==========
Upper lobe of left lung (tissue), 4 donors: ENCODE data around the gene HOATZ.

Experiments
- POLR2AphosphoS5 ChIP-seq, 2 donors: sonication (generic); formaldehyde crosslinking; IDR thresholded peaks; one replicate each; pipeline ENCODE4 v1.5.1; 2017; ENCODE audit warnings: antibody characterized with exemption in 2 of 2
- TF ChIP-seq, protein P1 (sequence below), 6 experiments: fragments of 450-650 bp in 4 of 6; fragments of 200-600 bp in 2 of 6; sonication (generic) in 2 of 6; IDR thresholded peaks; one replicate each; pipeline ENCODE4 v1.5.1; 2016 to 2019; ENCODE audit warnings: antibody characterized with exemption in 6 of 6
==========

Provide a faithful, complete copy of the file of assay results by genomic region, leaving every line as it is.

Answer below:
Upper lobe of left lung (tissue), 4 donors: ENCODE data around the gene HOATZ.

Experiments
- POLR2AphosphoS5 ChIP-seq, 2 donors: sonication (generic); formaldehyde crosslinking; IDR thresholded peaks; one replicate each; pipeline ENCODE4 v1.5.1; 2017; ENCODE audit warnings: antibody characterized with exemption in 2 of 2
- TF ChIP-seq, protein P1 (sequence below), 6 experiments: fragments of 450-650 bp in 4 of 6; fragments of 200-600 bp in 2 of 6; sonication (generic) in 2 of 6; IDR thresholded peaks; one replicate each; pipeline ENCODE4 v1.5.1; 2016 to 2019; ENCODE audit warnings: antibody characterized with exemption in 6 of 6